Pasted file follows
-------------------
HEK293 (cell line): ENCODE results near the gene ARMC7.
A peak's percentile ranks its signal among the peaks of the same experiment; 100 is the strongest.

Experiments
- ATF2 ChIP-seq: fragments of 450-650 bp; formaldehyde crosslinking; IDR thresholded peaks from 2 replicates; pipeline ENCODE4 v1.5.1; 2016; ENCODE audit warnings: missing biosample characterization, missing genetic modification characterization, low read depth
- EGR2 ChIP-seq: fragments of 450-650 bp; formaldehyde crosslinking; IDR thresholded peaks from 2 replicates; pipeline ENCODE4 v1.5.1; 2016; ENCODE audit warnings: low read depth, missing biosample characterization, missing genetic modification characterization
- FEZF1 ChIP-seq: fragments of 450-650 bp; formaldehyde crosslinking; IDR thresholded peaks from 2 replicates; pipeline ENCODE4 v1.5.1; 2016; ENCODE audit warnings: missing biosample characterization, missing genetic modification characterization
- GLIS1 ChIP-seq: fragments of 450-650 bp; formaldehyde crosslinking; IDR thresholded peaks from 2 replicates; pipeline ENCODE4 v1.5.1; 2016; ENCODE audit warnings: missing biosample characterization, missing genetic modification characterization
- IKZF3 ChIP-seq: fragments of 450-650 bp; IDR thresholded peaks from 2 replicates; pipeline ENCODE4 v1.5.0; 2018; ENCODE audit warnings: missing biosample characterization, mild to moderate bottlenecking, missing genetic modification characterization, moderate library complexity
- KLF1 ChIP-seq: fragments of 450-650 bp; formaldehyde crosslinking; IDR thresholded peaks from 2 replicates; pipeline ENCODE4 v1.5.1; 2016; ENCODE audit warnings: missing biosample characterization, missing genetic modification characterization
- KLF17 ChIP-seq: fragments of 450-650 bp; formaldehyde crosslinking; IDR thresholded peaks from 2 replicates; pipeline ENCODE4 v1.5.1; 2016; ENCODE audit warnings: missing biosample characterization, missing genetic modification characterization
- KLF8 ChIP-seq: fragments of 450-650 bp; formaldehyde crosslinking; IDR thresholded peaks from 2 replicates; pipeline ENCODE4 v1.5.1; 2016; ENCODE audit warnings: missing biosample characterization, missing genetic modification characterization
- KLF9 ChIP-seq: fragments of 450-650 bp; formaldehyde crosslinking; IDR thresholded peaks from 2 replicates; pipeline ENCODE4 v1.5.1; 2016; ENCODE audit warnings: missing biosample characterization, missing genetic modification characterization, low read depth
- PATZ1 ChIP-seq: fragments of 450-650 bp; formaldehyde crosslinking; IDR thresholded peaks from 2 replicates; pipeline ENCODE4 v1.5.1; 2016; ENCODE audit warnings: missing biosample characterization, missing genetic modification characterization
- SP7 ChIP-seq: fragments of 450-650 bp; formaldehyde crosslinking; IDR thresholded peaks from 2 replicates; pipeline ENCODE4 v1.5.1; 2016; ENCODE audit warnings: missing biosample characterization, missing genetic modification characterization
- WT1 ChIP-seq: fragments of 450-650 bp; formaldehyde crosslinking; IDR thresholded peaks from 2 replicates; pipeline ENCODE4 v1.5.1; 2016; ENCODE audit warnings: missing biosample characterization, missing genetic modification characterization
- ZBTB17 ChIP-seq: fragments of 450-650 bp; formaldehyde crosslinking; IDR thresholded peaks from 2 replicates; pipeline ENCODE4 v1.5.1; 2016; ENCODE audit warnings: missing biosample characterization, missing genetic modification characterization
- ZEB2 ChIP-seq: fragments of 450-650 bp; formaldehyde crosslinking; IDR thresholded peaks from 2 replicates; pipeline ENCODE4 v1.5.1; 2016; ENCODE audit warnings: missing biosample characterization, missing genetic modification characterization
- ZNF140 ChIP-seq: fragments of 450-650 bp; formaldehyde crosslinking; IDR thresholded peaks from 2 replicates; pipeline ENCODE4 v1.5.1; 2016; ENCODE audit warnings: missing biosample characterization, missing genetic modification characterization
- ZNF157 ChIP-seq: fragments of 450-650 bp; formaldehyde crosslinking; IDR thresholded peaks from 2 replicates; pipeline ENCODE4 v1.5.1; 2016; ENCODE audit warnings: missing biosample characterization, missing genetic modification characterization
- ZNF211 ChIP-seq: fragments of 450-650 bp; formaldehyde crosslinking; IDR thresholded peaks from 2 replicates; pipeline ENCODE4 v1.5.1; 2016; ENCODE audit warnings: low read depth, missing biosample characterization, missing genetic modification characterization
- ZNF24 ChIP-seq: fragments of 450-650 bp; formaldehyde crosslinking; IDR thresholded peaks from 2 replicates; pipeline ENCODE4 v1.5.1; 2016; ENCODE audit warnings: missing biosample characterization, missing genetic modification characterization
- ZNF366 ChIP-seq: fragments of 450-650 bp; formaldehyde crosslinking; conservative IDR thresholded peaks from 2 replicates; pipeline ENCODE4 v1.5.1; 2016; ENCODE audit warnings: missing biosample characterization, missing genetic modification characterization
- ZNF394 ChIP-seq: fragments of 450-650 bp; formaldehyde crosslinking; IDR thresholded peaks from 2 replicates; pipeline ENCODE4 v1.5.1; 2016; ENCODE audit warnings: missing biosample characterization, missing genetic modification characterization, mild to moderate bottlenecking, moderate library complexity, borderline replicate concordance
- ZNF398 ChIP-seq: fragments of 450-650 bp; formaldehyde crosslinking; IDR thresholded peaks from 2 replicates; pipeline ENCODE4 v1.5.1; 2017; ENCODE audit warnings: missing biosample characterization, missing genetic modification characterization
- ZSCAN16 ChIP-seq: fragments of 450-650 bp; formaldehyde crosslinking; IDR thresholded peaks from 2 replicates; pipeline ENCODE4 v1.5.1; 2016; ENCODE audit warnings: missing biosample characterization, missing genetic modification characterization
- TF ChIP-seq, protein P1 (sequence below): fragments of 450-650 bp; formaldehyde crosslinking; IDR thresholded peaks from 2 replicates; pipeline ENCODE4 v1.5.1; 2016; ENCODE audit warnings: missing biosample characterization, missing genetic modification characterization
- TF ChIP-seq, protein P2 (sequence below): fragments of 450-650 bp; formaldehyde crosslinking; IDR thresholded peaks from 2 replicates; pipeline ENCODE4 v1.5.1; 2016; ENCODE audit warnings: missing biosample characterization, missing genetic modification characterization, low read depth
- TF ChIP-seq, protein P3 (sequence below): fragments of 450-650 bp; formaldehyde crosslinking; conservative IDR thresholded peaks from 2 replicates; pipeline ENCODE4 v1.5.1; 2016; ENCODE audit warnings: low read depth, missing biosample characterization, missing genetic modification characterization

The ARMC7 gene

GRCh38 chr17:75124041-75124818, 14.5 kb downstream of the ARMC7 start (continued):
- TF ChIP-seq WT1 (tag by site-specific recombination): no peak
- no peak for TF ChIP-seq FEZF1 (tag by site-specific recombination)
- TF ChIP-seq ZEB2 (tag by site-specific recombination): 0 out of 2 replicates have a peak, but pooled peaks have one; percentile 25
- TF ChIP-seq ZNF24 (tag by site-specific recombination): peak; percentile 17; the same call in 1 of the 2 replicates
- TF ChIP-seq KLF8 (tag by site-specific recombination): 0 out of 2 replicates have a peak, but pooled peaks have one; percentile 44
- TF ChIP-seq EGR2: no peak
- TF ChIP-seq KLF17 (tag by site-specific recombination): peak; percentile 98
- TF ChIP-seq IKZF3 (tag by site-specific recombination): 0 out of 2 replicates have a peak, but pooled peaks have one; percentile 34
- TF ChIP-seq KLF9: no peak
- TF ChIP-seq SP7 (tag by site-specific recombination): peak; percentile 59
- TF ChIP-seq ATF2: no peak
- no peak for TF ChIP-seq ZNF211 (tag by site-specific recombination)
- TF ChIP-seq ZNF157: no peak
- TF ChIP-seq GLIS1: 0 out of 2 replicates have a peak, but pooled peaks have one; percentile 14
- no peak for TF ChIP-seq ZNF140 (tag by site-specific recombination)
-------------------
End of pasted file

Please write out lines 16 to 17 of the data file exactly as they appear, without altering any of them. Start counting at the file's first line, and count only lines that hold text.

- ZBTB17 ChIP-seq: fragments of 450-650 bp; formaldehyde crosslinking; IDR thresholded peaks from 2 replicates; pipeline ENCODE4 v1.5.1; 2016; ENCODE audit warnings: missing biosample characterization, missing genetic modification characterization
- ZEB2 ChIP-seq: fragments of 450-650 bp; formaldehyde crosslinking; IDR thresholded peaks from 2 replicates; pipeline ENCODE4 v1.5.1; 2016; ENCODE audit warnings: missing biosample characterization, missing genetic modification characterization